Philips 42PFL7666H review

Edge LED TV with Wi-Fi makes the case for Passive 3D

Philips 42PFL7666

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Philips 42pfl7666

Although it's great to see a Freeview HD tuner inside Philips' 2011 TVs, the eight-day electronic programme guide alongside it is sparse indeed. A mono grid showing now/next information for eight channels at once is impressively simple - we'll give it that - but also incredibly basic. Worse, there's no shortcut to it on the remote control, although if you do attach a USB stick, pausing live TV is just a case of pressing one button.

Remote control

The Philips 42PFL7666's nicely rounded remote is as impressive as any we've seen. Comfy to hold and with a high-end feel despite the use of plastic, it's accompanied by Philips' MyRemote app for iPhone/iPad/iPod touch and Android smartphones and tablets that mirrors the hard-button remote as well as introducing an element of swipe and gesture driven controls.

It should come into its own for inputting text, which is really only needed when using the Net TV's built-in web browser. It's slow and difficult to navigate using the hard button remote, with URL entry long-winded and off-putting, and that situation doesn't change much by using MyRemote.

In our test we managed to input text using a pop-up virtual keyboard within the app, but the web address that appeared on the TV screen bore no relation to what we had entered. On a few other occasions it failed to register any text at all - there's a syncing issue between the app and the TV since MyRemote often seems to be a few steps ahead of the TV.

What it does do, however, is stream photos in a smartphone directly to the TV screen. Who needs Apple TV?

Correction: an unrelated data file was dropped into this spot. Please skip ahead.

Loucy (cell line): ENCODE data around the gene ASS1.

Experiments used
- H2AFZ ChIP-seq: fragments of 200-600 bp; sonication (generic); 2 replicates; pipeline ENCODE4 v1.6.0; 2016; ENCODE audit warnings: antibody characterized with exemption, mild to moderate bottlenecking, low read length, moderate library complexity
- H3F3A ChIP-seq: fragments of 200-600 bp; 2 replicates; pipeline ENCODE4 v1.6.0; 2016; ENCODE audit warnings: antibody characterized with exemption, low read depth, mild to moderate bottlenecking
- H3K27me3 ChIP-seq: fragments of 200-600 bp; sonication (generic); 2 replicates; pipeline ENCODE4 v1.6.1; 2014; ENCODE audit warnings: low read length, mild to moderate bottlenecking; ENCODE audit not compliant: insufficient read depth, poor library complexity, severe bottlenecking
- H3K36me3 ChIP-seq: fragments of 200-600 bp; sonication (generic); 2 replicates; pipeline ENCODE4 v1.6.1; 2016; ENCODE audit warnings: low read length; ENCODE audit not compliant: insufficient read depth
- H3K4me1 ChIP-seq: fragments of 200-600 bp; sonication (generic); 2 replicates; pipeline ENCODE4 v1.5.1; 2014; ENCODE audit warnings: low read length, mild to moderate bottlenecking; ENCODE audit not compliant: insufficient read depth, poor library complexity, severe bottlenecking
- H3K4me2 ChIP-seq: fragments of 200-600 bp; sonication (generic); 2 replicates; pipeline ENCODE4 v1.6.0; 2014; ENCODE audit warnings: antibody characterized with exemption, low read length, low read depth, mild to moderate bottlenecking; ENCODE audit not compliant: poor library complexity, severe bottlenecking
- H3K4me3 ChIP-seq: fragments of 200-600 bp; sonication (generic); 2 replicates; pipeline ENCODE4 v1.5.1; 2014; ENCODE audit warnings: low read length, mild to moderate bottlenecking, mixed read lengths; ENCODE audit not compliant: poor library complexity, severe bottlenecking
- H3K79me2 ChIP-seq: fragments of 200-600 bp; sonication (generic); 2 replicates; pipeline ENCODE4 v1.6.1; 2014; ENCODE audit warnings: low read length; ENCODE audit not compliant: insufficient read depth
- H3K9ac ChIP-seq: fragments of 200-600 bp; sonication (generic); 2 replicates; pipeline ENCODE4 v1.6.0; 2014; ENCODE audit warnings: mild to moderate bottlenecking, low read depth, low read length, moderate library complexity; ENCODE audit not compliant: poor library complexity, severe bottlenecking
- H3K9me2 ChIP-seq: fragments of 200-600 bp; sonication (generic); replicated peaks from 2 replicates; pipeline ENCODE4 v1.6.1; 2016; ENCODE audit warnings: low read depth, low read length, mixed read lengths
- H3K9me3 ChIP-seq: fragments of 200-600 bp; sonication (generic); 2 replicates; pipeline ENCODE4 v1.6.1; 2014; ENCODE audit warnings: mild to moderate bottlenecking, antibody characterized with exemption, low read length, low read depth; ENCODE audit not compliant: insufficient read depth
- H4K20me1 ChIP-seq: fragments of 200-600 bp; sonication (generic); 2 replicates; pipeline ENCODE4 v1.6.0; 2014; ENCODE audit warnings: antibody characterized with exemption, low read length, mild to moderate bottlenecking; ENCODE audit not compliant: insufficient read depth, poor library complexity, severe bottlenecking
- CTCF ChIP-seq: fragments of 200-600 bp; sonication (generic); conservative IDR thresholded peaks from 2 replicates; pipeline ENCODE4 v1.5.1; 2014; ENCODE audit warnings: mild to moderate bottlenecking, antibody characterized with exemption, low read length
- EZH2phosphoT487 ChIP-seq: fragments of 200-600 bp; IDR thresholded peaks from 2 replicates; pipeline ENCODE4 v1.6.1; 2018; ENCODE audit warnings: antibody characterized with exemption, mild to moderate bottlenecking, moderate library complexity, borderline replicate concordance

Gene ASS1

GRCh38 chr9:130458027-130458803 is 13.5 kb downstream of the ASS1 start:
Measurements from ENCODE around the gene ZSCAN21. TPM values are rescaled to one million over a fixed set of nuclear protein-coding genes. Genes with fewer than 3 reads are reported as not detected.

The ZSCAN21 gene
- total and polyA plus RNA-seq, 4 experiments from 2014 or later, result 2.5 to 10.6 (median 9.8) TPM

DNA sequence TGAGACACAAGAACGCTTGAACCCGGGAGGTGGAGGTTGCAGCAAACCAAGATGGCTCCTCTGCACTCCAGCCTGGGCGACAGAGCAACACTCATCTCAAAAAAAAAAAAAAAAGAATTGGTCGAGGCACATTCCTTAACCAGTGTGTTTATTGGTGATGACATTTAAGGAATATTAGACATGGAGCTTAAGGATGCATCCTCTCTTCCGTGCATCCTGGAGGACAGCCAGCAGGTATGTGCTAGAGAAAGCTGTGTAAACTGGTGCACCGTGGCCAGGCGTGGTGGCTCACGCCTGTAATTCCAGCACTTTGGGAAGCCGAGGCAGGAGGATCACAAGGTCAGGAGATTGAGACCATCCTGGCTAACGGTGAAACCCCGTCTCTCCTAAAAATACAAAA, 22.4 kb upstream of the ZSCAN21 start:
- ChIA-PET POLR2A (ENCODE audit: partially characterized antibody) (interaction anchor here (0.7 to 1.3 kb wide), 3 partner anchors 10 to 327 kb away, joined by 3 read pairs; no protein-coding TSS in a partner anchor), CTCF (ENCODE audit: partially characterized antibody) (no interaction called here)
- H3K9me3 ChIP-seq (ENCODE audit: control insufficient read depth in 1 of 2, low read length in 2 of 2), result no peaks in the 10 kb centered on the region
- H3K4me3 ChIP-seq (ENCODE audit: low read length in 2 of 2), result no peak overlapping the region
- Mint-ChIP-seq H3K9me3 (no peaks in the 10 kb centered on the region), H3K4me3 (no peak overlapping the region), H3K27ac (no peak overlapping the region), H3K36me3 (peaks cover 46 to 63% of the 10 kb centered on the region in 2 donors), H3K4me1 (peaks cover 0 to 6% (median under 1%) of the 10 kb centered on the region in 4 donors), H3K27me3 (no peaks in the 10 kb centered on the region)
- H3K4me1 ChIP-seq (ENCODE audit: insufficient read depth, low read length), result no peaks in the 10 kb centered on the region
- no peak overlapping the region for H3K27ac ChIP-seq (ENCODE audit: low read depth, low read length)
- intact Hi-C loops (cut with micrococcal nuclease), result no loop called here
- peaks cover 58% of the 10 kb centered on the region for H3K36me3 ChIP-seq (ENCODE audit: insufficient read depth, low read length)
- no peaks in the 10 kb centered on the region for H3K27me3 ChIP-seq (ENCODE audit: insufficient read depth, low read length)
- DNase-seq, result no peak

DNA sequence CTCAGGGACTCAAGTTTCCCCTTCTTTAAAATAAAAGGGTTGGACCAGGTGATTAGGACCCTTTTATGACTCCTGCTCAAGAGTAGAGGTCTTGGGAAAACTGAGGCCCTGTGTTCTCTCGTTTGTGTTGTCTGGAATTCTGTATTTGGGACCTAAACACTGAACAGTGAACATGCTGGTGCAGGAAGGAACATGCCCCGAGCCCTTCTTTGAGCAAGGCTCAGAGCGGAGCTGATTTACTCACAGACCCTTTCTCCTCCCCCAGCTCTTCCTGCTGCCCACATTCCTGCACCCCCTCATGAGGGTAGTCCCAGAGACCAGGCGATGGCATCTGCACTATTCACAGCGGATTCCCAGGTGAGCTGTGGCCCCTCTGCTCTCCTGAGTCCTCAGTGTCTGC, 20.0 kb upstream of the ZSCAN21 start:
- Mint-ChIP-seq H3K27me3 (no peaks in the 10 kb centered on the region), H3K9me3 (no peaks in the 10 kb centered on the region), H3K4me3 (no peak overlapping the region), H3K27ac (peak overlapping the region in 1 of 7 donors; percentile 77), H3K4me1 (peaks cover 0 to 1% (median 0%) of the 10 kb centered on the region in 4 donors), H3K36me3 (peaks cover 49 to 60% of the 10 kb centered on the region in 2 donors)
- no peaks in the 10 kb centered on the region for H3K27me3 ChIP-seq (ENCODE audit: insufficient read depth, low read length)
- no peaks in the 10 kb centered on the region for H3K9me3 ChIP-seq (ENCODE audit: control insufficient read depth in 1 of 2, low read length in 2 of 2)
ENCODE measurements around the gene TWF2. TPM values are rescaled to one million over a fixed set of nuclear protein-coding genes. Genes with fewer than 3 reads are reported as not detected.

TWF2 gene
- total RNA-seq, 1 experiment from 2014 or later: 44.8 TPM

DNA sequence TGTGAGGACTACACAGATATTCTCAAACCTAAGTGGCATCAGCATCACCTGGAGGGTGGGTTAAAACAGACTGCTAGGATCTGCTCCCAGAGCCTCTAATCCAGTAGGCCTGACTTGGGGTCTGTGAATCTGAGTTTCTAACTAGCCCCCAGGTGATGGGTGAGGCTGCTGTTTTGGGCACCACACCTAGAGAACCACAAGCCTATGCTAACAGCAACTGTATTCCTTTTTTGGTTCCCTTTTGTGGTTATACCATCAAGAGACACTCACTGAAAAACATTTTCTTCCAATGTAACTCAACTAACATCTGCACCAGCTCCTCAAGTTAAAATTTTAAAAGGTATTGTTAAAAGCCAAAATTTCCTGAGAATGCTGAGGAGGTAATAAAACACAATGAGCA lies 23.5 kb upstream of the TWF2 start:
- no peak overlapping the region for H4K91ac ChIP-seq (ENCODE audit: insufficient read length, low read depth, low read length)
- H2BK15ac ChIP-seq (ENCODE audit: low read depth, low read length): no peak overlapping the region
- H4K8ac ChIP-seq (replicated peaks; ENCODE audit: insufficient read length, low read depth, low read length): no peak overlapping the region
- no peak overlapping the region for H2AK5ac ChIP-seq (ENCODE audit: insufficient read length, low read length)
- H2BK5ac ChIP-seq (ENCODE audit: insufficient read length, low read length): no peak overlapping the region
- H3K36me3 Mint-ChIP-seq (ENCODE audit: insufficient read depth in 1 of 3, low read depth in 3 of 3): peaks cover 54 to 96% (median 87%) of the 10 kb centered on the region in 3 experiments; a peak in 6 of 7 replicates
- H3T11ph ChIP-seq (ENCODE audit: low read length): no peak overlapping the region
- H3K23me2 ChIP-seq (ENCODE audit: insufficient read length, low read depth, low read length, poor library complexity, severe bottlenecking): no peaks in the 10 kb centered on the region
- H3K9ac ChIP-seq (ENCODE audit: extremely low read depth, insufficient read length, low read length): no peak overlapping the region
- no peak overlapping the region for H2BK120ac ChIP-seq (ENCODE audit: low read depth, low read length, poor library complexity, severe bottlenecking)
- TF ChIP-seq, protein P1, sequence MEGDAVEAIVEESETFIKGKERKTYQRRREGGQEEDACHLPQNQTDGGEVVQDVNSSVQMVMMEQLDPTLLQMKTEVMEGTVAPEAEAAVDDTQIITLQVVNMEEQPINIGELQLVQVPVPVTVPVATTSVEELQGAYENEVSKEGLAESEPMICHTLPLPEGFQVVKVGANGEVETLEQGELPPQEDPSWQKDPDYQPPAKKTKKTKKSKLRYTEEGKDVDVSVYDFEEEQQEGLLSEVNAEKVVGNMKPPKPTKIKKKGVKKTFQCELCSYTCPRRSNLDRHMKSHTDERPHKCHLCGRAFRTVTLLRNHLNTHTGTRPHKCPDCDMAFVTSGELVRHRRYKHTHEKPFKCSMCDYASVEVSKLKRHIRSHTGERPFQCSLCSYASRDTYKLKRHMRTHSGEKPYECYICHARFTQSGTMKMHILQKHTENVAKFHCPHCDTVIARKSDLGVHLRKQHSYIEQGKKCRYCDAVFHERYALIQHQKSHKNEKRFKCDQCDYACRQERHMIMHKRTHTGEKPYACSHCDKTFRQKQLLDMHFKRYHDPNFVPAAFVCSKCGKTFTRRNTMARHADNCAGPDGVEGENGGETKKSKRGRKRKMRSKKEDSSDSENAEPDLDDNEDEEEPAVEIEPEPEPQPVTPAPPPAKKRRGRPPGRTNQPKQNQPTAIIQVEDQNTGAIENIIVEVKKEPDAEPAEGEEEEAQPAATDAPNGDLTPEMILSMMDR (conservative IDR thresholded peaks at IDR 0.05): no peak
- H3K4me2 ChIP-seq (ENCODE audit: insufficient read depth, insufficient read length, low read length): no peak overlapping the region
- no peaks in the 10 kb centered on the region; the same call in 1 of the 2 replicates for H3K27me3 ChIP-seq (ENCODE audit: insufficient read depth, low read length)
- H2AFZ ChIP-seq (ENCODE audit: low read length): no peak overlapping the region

Back on the 'proper' remote we managed to indulge in some more manual DLNA networking, with our test files successfully streaming from both a networked Mac and playing from a USB flash drive in AVI, MKV and AVC HD flavours.

This Philips TV is all about its processing. With so much to think about in Pixel Precise HD, such as HD Natural Motion (which can be set to either on or off), Clear LCD (ditto), Super Resolution and various settings for dynamic contrast, backlight and MPEG reduction, there are too many variables to easily create the perfect picture on first use.

However, there is an automatic calibration wizard very obviously flagged up in the Philips 42PFL7666's home screen's Settings area, which takes the viewer through a series of images, noting preferences and adjusting settings accordingly. As a rule of thumb, keep Pixel Precise HD's technologies on their lowest setting to begin with, where the picture is at its most natural, and experiment as you go.

Jamie Carter

Jamie is a freelance tech, travel and space journalist based in the UK. He’s been writing regularly for Techradar since it was launched in 2008 and also writes regularly for Forbes, The Telegraph, the South China Morning Post, Sky & Telescope and the Sky At Night magazine as well as other Future titles T3, Digital Camera World, All About Space and He also edits two of his own websites, and that reflect his obsession with travel gear and solar eclipse travel. He is the author of A Stargazing Program For Beginners (Springer, 2015),